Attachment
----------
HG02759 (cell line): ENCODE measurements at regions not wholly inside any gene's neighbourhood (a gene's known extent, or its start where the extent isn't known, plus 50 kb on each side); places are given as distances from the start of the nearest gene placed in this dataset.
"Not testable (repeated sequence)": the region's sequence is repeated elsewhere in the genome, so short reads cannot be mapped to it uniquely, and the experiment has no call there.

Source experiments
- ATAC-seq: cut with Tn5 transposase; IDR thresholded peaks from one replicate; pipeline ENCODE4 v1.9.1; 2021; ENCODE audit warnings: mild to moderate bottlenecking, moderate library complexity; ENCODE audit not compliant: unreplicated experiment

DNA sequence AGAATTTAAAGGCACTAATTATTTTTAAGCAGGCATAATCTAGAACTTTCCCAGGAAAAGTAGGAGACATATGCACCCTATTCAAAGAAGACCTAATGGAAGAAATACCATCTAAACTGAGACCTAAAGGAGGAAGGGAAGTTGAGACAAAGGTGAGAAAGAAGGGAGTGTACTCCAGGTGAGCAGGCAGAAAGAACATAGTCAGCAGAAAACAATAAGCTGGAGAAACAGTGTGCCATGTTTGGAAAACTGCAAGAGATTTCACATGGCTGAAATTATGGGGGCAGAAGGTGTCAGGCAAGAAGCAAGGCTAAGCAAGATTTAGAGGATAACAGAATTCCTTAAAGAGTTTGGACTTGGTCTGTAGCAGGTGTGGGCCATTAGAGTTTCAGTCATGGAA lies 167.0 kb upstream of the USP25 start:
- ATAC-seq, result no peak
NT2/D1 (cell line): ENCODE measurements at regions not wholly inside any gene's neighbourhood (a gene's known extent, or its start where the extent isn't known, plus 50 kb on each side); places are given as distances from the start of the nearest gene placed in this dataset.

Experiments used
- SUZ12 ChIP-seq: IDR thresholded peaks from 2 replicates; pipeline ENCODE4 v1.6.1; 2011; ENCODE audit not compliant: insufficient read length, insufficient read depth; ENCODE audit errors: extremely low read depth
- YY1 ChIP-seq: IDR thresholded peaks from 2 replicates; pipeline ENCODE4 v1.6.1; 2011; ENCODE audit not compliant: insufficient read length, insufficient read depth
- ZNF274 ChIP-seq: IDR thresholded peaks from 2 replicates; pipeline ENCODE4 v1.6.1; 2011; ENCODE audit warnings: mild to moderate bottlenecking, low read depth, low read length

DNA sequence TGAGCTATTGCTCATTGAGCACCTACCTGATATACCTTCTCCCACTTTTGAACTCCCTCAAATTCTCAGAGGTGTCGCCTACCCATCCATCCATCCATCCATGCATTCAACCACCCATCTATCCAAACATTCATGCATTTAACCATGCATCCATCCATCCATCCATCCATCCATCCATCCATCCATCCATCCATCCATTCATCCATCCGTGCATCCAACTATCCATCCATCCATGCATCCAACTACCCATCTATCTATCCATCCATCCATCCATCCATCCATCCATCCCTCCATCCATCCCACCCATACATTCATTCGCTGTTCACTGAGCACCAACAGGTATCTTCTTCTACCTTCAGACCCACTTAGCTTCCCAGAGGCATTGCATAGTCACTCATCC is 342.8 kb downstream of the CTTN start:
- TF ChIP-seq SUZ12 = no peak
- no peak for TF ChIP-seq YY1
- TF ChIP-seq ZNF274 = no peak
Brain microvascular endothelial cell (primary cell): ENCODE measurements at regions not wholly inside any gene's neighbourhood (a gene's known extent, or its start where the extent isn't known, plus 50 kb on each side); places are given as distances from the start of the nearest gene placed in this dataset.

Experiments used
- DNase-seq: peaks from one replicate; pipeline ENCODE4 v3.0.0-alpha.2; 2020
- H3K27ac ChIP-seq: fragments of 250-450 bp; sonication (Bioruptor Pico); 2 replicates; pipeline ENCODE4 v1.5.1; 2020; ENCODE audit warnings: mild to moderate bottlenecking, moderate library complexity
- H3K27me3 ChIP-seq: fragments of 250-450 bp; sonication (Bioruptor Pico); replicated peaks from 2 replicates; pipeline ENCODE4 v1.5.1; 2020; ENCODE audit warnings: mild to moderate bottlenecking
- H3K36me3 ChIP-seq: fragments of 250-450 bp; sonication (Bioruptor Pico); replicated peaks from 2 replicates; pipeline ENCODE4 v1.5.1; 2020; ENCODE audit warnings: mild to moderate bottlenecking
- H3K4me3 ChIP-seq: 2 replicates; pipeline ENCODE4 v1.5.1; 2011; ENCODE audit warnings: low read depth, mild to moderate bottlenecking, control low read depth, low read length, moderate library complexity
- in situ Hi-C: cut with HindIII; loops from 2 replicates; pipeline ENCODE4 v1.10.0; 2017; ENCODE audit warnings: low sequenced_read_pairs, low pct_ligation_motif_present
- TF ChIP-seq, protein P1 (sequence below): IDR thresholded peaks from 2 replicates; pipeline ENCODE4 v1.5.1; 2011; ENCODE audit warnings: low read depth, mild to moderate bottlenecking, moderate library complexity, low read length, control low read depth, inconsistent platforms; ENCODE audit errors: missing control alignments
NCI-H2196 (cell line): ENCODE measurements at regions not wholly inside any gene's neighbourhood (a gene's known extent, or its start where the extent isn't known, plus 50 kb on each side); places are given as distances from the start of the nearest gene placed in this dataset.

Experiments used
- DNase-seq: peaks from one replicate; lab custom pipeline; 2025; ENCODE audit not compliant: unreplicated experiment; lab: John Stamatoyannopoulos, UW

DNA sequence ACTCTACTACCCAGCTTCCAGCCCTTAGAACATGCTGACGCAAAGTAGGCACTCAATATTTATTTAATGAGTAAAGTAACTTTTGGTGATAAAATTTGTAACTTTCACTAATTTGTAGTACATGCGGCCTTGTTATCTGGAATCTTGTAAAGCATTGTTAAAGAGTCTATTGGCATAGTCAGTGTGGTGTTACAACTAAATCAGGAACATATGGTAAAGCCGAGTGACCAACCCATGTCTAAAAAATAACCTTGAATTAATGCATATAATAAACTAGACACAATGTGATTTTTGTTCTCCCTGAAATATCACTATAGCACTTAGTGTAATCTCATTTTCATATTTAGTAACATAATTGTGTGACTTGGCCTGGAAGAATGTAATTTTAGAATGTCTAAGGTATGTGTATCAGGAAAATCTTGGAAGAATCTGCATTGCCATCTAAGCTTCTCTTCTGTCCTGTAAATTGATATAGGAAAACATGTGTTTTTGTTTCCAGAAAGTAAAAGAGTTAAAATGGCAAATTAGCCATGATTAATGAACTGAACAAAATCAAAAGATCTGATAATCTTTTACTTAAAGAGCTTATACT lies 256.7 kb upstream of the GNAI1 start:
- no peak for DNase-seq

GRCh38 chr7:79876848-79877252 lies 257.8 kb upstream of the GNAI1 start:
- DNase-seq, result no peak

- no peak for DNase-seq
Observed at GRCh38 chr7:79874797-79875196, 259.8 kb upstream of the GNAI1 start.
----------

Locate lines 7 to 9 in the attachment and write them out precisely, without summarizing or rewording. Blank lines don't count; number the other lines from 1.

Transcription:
NT2/D1 (cell line): ENCODE measurements at regions not wholly inside any gene's neighbourhood (a gene's known extent, or its start where the extent isn't known, plus 50 kb on each side); places are given as distances from the start of the nearest gene placed in this dataset.

Experiments used
- SUZ12 ChIP-seq: IDR thresholded peaks from 2 replicates; pipeline ENCODE4 v1.6.1; 2011; ENCODE audit not compliant: insufficient read length, insufficient read depth; ENCODE audit errors: extremely low read depth